Egypt’s largest camel market (souq al-gamaal; admission E£5; 6am-noon) is held at Birqash, a small village 35km northwest of Cairo. Until 1995 the market was held in Cairo’s western suburb of Imbaba, but when land became too precious for camels, one of Cairo’s age-old institutions was relocated to the edge of the Western Desert. Like all Egypt’s animal markets, the Birqash camel market is not for animal lovers, nor for the faint of heart. However, if you’ve got a strong stomach (and better yet a weak sense of smell), a visit to Birqash is an unforgettable day trip.
While admission to the market is E£5, beware of ticket officers who may try to get you to cough up £20 to enter. The market is an easy half-day trip (one to 1½ hours) from Cairo, and one hour in the hot and dusty market is usually enough for most travellers. Note that things are most lively between 7am and 10am on Fridays.
Hundreds of camels are sold here every day, most having been brought up the Forty Days Rd from western Sudan to just north of Abu Simbel by camel herders and from there to the market in Daraw. Unsold camels are then hobbled and crammed into trucks for the 24-hour drive to Birqash. By the time they arrive, many are emaciated, fit only for the knacker’s yard. Traders stand no nonsense and camels that get out of line are beaten relentlessly.
In addition to those from Sudan, there are camels from various parts of Egypt (including Sinai, the west and the south) and sometimes from as far away as Somalia. They are traded for cash or other livestock, such as goats, sheep and horses, and sold for farm work or slaughter. While at the market, watch out for pickpockets. Women should dress conservatively – the market is very much a man’s scene, with the only female presence other than the occasional traveller being the local tea lady. When you arrive, pick a strategic spot and settle in to watch the negotiations. The best area is around the middle of the lot; there are not as many camels at the entrance and at the very back, and it’s noticeably scruffier there.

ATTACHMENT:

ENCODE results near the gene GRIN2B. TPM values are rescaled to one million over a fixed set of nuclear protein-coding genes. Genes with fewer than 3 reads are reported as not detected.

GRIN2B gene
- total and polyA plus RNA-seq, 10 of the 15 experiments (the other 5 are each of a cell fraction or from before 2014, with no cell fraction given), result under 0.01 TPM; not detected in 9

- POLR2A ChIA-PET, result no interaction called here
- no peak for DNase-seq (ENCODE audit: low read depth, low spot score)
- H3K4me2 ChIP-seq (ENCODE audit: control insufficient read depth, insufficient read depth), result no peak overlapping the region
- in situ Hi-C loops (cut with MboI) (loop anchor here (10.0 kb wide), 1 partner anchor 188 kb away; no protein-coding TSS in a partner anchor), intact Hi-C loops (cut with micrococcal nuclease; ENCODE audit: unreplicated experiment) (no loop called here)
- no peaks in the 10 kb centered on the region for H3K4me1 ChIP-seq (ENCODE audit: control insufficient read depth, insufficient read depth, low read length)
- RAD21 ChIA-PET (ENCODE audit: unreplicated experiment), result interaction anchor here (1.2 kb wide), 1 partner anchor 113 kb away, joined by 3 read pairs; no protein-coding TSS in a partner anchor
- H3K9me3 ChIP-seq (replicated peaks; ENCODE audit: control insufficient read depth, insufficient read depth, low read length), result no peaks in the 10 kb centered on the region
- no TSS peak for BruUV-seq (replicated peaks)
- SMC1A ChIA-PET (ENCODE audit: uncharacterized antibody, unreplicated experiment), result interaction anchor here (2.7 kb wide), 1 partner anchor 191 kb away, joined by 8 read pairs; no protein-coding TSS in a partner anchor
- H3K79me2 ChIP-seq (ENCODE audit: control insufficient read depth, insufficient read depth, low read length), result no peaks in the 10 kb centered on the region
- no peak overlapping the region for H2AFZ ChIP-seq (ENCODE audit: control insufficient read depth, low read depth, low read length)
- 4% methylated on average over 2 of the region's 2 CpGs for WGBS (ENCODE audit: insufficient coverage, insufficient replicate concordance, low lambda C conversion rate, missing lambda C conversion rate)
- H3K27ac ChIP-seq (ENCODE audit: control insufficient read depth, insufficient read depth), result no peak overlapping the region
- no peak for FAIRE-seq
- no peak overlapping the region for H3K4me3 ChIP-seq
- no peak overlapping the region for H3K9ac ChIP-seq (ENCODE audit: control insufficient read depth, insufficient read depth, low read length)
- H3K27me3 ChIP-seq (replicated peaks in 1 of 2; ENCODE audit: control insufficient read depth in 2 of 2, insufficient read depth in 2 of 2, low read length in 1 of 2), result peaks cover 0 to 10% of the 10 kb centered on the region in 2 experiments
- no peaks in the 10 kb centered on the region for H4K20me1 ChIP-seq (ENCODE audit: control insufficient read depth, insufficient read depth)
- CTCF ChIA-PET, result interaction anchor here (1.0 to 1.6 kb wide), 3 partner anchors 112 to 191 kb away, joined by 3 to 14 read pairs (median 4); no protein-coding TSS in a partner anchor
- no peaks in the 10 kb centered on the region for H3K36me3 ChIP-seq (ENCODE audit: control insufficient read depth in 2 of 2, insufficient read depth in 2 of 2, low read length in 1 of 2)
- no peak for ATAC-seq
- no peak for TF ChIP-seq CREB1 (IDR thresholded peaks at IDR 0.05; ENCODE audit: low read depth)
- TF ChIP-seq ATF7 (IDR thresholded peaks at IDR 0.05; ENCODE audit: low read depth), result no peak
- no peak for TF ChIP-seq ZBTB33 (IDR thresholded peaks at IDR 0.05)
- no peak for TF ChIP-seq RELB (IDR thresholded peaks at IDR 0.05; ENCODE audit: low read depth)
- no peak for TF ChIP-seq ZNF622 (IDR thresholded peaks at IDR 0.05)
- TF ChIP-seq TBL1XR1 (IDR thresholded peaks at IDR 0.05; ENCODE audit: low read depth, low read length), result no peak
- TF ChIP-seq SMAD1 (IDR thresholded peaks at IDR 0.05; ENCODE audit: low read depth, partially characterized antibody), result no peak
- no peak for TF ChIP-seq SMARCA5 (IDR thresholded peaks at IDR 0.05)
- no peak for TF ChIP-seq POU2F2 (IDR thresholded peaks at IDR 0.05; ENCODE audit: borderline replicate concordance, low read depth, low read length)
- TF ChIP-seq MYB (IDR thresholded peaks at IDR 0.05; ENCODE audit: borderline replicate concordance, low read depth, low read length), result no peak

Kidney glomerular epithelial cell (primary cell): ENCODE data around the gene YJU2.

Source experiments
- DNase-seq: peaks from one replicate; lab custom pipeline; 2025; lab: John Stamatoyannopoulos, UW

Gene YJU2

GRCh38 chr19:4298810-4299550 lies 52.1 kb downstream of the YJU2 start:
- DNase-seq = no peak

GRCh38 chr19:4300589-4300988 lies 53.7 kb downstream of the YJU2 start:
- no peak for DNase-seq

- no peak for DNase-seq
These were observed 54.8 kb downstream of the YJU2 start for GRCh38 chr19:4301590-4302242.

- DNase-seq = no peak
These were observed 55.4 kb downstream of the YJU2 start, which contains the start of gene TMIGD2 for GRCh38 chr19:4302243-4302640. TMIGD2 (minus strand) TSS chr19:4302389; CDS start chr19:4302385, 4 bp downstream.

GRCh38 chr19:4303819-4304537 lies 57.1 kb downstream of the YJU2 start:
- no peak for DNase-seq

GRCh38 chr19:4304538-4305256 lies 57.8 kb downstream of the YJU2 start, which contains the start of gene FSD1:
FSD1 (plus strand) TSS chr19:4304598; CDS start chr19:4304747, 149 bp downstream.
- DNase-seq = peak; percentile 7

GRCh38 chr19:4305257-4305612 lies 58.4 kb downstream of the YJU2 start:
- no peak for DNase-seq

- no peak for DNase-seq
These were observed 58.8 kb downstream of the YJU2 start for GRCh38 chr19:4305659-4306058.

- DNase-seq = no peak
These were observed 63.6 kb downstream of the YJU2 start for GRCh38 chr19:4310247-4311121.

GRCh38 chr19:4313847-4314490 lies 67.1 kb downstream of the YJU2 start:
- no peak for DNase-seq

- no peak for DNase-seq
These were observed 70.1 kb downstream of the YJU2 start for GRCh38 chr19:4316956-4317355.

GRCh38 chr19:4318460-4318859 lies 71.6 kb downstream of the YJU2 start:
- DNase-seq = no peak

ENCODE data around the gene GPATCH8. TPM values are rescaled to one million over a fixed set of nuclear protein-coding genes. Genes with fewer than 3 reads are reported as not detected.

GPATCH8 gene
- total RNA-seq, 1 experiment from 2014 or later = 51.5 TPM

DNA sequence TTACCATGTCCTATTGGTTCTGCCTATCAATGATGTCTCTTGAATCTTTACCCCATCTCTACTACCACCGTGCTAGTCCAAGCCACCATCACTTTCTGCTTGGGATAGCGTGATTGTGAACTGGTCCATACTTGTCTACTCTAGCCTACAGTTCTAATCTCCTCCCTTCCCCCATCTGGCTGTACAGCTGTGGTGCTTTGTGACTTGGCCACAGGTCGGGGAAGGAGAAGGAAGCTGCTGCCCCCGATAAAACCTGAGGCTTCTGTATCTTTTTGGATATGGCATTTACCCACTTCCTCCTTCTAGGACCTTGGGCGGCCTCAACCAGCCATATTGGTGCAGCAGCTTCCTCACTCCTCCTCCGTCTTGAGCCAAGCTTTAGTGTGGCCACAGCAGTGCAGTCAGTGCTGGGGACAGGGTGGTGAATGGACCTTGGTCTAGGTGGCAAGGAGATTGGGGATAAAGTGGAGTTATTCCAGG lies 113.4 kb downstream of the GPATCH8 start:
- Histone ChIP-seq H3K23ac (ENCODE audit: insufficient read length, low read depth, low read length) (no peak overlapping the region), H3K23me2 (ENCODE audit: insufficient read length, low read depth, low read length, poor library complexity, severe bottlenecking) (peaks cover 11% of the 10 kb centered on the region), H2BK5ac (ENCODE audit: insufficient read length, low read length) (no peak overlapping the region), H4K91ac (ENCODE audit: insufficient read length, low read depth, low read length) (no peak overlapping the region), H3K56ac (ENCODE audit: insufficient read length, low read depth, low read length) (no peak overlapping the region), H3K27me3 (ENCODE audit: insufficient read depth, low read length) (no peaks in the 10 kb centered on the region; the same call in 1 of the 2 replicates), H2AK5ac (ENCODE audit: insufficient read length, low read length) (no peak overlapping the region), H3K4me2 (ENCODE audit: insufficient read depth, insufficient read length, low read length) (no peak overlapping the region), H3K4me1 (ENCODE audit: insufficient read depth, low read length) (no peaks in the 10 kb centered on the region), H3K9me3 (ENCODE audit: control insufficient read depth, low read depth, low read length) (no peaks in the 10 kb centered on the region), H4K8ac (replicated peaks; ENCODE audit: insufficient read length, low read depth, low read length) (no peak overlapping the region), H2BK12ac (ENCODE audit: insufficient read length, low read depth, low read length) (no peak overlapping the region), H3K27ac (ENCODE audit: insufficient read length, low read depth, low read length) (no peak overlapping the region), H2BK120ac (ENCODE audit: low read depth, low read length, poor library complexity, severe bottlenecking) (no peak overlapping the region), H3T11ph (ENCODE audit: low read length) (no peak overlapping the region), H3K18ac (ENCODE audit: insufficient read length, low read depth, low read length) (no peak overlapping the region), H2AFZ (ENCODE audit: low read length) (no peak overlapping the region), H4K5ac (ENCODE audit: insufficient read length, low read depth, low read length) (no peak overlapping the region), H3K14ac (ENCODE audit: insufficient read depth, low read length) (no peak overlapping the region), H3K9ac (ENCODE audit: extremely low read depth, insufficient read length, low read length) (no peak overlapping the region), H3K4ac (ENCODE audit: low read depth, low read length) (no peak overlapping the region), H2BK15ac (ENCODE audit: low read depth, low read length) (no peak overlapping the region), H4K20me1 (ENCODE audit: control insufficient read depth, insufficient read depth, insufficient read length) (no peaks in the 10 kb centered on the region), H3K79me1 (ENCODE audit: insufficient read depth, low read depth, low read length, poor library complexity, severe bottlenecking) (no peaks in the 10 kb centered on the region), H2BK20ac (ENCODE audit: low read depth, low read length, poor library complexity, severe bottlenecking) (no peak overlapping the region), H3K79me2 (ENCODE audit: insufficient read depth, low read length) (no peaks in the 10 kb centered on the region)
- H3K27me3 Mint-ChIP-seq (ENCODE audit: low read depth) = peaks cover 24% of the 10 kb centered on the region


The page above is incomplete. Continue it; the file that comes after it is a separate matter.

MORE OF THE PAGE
If you’re interested in buying a camel (either for transportation or for meat – what you do with it is up to you), smaller ones cost about E£2000, while bigger beasts sometimes go for as much as E£5000. Negotiations tend to take place early in the day; by early afternoon, the market is quite subdued.
Getting There & Away
Using public transport, the cheapest way to get to Birqash involves getting yourself to the site of the old camel market at Imbaba, from where microbuses filled with traders and potential buyers shuttle back and forth to Birqash. To get to the old camel market, take a minibus from Midan Abdel Moniem Riad or Midan Ramses to Imbaba (E£1), or one to Midan Libnan (in Mohandiseen) from where you can catch a connecting microbus. Easier still, take a taxi from central Cairo all the way to the old site (about E£10); Imbaba airport (matar Imbaba) is the closest landmark. Once at Imbaba, ask a local to show you where to get the microbus (E£1) to Birqash. From Imbaba, the road winds through fields dotted with date palms, dusty villages, orange orchards and patches of encroaching urban sprawl before climbing the desert escarpment to the market. Microbuses from Birqash back to Imbaba leave when full: depending on the time of the day, you could wait up to two hours or so.
The easiest way to get to and from the market is to hire a private taxi for the morning. This will cost somewhere between E£70 and E£120, depending on your bargaining skills.
Directions from readers:
Take Cairo/Alex highway to Abu Rawash road. You take a right onto Abu Rawash road which is right before the Carrefour/Dandy mall parking lot. You take this until you reach the end of the road where it intersects with the Mansouriyya Canal road. Take a left onto the Mansouriyya Canal road. Keep going for a ways and start looking for signs, either the suk il gamaal sign or Nimos Farm sign, on the left-hand side of the road. Take left onto small canal road and go until the end where you hit a midaan/circle. There will be a sign pointing towards the suk and it’s only a little ways down the road from there. Leaving from downtown on an early Friday morning, this way can get you there in 45 minutes if you use the Mahwar.
The road that leads there is accessed from right next to the Giza Pyramids, but I can’t easily describe how to find it. (note: at the main circle take the road that goes to Kerdasa/ Mansoureyya) If you ask a couple people in the area, one should point you in the right direction. Once on this road, you end up following it straight about 20-25 min and then you make a left at the camel market sign (in Arabic) and drive about 1-2 kilometers to the market.